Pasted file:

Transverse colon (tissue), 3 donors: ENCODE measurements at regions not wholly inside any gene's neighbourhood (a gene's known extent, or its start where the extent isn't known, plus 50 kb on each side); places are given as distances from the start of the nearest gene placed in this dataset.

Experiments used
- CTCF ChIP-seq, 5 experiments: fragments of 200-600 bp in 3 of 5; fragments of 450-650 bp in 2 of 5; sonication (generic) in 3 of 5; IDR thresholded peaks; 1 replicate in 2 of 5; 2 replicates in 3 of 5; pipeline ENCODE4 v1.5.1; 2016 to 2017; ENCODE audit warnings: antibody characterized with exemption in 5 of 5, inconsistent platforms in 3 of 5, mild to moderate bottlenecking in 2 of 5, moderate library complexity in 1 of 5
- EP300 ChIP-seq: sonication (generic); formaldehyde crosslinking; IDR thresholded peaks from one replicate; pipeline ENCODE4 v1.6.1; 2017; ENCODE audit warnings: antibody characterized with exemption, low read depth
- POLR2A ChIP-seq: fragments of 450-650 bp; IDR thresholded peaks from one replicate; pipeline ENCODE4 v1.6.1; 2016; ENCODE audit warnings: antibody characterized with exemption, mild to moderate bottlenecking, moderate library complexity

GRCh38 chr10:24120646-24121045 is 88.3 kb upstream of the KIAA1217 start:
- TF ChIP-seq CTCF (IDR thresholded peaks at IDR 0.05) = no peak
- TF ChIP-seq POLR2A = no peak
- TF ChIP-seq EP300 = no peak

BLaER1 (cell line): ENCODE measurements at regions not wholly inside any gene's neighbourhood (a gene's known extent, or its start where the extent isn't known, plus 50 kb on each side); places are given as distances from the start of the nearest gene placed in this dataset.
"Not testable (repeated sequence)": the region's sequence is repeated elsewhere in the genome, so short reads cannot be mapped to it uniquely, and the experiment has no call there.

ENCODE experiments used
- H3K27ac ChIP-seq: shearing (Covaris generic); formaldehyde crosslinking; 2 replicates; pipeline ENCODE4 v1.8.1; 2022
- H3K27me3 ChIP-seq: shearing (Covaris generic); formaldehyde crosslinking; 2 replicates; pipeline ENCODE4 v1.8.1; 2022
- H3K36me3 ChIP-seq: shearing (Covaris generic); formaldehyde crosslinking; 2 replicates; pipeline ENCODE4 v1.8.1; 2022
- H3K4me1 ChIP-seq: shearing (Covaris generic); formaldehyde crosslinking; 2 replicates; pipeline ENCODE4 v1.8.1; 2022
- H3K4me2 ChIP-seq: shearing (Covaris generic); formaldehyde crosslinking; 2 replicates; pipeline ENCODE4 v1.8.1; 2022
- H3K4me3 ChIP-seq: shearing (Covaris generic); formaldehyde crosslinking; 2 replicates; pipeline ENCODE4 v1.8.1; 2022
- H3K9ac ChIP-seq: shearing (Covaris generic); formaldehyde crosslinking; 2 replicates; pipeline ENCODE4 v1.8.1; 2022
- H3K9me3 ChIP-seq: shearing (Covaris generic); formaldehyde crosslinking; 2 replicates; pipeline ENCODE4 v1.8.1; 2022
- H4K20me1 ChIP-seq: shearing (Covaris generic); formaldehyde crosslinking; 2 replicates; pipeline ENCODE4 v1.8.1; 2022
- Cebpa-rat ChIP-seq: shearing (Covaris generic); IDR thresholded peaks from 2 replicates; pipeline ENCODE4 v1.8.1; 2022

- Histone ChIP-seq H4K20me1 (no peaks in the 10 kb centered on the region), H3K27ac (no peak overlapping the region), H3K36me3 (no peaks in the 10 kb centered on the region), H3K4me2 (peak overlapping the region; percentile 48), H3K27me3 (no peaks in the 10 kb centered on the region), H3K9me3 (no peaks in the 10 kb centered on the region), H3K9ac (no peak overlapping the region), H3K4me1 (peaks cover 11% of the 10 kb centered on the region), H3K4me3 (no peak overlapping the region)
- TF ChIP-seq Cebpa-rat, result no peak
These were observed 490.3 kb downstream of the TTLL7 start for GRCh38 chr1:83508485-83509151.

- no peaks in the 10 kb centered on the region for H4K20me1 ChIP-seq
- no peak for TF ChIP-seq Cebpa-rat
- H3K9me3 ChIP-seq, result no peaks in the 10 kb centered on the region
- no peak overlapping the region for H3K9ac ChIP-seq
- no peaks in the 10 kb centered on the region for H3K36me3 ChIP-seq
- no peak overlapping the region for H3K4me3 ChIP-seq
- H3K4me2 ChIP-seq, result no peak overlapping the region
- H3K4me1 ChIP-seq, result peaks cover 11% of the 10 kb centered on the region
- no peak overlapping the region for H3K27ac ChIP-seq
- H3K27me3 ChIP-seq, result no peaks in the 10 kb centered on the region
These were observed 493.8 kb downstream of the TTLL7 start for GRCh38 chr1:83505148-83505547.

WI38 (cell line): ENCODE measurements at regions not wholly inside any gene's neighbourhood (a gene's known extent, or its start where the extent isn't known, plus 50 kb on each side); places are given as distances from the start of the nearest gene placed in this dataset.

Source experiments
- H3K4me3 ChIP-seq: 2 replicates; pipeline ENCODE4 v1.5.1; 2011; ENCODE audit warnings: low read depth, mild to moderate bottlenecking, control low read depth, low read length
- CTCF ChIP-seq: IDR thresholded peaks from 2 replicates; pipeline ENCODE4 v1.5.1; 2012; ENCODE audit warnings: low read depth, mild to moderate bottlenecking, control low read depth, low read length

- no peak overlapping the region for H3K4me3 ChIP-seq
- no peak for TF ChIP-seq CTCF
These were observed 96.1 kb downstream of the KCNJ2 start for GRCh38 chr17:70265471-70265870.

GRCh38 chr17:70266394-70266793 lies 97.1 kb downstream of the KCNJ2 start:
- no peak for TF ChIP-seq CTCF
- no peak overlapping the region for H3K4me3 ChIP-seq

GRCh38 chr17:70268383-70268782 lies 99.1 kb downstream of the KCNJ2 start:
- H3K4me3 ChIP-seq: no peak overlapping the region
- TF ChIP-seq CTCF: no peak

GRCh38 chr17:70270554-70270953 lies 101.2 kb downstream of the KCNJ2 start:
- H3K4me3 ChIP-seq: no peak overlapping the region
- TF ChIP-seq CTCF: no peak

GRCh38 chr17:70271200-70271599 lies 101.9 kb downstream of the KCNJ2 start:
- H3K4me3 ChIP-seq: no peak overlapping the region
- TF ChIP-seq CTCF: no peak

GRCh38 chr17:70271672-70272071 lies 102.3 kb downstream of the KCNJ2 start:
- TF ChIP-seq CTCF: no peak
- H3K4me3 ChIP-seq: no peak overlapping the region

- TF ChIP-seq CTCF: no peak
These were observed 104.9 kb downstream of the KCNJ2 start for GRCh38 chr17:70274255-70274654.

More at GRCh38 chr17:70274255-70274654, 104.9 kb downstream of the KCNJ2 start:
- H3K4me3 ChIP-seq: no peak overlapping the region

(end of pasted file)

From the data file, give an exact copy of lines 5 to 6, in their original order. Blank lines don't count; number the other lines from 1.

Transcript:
- POLR2A ChIP-seq: fragments of 450-650 bp; IDR thresholded peaks from one replicate; pipeline ENCODE4 v1.6.1; 2016; ENCODE audit warnings: antibody characterized with exemption, mild to moderate bottlenecking, moderate library complexity

GRCh38 chr10:24120646-24121045 is 88.3 kb upstream of the KIAA1217 start: